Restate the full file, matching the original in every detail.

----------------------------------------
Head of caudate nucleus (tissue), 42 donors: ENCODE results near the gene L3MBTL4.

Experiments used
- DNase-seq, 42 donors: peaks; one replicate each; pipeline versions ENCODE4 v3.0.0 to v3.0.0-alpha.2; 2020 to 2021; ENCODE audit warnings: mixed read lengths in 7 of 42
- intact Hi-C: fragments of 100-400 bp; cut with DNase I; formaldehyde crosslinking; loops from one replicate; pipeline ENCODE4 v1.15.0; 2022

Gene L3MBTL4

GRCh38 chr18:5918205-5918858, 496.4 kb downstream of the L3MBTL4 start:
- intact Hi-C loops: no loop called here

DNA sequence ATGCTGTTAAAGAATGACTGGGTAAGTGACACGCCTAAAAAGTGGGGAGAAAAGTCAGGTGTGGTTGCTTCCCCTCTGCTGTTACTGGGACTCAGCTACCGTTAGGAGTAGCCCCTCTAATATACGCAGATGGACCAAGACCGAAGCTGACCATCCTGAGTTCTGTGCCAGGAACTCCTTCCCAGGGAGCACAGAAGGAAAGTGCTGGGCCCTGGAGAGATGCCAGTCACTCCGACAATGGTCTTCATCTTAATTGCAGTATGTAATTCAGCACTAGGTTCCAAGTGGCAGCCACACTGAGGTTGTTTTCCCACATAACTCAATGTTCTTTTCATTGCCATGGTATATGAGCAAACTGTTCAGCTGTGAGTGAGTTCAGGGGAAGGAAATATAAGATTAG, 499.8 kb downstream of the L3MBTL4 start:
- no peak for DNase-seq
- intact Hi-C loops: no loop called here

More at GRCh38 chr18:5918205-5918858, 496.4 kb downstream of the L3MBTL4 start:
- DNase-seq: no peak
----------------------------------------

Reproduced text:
Head of caudate nucleus (tissue), 42 donors: ENCODE results near the gene L3MBTL4.

Experiments used
- DNase-seq, 42 donors: peaks; one replicate each; pipeline versions ENCODE4 v3.0.0 to v3.0.0-alpha.2; 2020 to 2021; ENCODE audit warnings: mixed read lengths in 7 of 42
- intact Hi-C: fragments of 100-400 bp; cut with DNase I; formaldehyde crosslinking; loops from one replicate; pipeline ENCODE4 v1.15.0; 2022

Gene L3MBTL4

GRCh38 chr18:5918205-5918858, 496.4 kb downstream of the L3MBTL4 start:
- intact Hi-C loops: no loop called here

DNA sequence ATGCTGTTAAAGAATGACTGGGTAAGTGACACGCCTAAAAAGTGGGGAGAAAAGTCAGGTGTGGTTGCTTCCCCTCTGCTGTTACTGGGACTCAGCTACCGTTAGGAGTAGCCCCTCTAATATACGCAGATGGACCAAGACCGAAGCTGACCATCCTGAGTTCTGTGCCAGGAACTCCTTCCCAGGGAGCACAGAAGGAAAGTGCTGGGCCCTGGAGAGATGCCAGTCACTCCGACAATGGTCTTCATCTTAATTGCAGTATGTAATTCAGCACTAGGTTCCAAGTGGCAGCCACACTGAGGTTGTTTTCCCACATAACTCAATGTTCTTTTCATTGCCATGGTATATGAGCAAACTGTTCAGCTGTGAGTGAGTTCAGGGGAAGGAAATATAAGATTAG, 499.8 kb downstream of the L3MBTL4 start:
- no peak for DNase-seq
- intact Hi-C loops: no loop called here

More at GRCh38 chr18:5918205-5918858, 496.4 kb downstream of the L3MBTL4 start:
- DNase-seq: no peak